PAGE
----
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Butler Manufacturing Co. v. Indus. Com.

ILLINOIS APPELLATE COURT — THIRD DISTRICT (INDUSTRIAL COMMISSION DIVISION) JUDGMENT AFFIRMED.


OPINION FILED JANUARY 17, 1986.

BUTLER MANUFACTURING COMPANY, APPELLANT,

v.

THE INDUSTRIAL COMMISSION ET AL. (RANDALL VAUGHN, APPELLEE).

Appeal from the Circuit Court of Knox County; the Hon. Stephen C. Mathers, Judge, presiding.

JUSTICE KASSERMAN DELIVERED THE OPINION OF THE COURT:

Randall Vaughn filed an application for adjustment of his claim under the Workers' Compensation Act (Ill. Rev. Stat. 1979, ch. 48, par. 138.1 et seq.) for back injuries suffered while he was employed by Butler Manufacturing Company (Butler). An arbitrator awarded Mr. Vaughn benefits for temporary total disability, permanent partial disability and medical expenses. With one commissioner dissenting, the Industrial Commission affirmed the award of temporary total disability and medical expenses and increased the amount of permanent partial disability benefits. The circuit court of Knox County confirmed the decision of the Industrial Commission, and Butler has appealed to this court.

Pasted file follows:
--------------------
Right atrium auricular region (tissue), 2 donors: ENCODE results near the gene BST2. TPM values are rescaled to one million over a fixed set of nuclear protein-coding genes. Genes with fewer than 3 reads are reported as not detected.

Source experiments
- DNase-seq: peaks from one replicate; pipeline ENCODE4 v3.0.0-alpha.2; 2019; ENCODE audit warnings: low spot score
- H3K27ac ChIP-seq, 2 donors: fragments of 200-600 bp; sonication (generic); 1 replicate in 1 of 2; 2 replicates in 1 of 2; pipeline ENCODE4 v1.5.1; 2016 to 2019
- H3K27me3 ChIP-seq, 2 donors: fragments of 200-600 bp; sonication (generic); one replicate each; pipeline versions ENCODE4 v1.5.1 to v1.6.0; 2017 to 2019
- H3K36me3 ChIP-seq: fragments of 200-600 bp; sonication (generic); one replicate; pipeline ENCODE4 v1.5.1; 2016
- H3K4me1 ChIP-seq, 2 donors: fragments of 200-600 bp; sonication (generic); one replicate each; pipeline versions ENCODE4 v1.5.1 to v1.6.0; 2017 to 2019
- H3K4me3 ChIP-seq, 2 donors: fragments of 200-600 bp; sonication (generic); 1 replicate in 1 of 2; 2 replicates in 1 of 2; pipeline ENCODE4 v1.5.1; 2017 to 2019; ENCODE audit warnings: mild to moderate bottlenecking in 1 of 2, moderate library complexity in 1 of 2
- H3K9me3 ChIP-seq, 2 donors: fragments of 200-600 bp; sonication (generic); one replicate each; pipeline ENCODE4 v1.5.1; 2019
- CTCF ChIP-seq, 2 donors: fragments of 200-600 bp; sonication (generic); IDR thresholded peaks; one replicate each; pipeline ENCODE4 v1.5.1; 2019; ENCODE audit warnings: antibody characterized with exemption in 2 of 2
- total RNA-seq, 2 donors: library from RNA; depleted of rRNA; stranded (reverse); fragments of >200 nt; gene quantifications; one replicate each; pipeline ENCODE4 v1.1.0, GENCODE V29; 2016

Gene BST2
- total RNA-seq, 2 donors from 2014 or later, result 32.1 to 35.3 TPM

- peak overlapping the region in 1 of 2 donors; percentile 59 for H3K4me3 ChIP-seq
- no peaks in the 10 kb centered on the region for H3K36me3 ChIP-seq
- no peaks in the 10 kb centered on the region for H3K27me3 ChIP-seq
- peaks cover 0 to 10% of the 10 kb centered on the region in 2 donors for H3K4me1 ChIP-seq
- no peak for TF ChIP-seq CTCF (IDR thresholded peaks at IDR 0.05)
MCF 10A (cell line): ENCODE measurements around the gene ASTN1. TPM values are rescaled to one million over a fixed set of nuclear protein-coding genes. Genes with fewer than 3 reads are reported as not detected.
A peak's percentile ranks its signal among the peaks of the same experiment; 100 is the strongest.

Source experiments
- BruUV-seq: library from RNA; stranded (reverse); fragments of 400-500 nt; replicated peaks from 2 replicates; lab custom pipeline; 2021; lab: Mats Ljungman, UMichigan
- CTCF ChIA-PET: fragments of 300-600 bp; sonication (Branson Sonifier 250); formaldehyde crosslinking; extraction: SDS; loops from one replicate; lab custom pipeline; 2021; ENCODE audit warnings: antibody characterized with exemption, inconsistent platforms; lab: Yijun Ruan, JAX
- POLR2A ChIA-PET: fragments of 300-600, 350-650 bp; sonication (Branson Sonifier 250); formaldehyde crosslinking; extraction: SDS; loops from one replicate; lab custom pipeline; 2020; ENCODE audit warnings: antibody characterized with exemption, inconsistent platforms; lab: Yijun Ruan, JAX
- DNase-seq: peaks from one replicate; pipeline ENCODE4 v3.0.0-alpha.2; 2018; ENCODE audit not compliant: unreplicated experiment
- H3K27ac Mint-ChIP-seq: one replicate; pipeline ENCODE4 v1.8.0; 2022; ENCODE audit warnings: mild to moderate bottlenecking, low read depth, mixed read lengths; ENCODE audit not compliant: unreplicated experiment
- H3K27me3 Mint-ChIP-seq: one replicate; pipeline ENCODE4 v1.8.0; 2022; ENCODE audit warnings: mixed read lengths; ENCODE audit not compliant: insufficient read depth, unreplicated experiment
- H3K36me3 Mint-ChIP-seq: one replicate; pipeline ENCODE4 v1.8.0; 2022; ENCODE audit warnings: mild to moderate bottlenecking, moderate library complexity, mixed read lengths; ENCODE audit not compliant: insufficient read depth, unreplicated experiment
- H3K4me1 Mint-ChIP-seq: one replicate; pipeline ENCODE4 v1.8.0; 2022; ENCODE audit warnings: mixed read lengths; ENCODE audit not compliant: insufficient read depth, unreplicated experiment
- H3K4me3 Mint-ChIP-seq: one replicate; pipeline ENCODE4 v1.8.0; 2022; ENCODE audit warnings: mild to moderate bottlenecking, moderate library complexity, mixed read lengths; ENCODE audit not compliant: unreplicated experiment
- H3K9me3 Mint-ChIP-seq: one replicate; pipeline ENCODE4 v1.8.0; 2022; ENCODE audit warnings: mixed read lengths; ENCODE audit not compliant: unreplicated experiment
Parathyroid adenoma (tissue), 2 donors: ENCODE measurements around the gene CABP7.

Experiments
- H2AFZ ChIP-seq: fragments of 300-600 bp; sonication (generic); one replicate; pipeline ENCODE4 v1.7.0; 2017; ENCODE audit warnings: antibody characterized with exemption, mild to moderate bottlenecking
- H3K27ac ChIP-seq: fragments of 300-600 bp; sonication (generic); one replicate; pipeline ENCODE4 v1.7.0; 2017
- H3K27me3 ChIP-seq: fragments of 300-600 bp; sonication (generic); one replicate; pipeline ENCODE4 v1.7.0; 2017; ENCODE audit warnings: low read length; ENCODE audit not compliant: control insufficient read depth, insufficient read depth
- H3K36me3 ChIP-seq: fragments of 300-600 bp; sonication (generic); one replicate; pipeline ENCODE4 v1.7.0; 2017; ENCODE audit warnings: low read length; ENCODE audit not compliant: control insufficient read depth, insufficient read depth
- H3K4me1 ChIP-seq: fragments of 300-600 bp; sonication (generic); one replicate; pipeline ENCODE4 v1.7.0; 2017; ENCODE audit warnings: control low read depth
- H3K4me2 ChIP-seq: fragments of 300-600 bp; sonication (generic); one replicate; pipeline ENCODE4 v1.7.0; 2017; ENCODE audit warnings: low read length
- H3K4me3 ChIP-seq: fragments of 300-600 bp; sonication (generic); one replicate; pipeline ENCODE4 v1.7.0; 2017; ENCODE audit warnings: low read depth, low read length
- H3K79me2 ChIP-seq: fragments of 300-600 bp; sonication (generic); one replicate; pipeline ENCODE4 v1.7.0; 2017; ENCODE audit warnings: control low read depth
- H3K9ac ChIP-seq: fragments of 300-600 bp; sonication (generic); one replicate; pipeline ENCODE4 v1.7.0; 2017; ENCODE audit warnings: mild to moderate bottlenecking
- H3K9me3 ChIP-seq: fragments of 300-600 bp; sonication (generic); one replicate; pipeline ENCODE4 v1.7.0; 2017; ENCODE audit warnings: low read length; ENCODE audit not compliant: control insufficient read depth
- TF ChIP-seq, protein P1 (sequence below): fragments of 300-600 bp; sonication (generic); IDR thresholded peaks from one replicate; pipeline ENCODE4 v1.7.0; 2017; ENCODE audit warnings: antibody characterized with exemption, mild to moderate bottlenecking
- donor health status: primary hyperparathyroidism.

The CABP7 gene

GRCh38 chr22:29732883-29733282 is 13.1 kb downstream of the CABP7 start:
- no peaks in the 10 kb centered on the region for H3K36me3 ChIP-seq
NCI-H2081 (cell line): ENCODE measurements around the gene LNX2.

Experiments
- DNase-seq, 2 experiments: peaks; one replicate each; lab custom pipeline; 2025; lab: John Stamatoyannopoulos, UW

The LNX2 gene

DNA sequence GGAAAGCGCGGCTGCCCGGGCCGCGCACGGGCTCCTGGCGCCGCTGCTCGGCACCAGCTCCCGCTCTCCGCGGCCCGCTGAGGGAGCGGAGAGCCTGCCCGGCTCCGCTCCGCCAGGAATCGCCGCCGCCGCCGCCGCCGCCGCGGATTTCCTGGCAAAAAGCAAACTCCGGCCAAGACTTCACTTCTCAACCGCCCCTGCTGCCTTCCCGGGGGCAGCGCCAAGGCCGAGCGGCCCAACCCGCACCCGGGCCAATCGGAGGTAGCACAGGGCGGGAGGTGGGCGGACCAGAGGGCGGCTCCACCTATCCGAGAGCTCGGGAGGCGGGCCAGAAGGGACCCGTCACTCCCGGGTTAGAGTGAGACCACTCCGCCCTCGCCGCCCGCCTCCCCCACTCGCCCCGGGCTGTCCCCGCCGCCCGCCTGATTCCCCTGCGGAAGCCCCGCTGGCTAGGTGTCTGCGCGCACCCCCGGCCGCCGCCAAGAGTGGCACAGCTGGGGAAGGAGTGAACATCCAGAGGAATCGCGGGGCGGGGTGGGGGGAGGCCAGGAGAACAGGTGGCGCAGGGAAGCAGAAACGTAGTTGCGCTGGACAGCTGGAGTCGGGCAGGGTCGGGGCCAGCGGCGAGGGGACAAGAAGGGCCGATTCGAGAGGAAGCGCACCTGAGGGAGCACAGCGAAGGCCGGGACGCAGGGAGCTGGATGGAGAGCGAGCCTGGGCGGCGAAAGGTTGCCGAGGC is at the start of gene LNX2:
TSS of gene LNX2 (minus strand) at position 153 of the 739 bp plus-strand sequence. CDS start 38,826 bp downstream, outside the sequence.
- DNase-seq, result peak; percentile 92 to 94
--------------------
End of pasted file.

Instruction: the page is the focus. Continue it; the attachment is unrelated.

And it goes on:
Butler maintains on appeal that the Industrial Commission's decision should be reversed because Mr. Vaughn failed to (1) demonstrate that he sustained a work-related accidental injury, and (2) give adequate notice of his injury to Butler.

Mr. Vaughn testified at the hearing before the arbitrator as follows: During April 1980, he was 25 years of age and was working for Butler, as he had for the previous 7 1/2 years. His employment duties included picking up parts used to construct steel buildings, placing those parts into push carts to be transported to a loading area, and placing the parts into crates. The parts varied in weight from several ounces to more than 200 pounds. On Thursday, April 24, 1980, at approximately 8 a.m., Mr. Vaughn started experiencing pain in his left hip and lower back. Although he could not remember exactly what he was doing when the pain started, Mr. Vaughn stated that the pain began while he was performing his usual employment duties.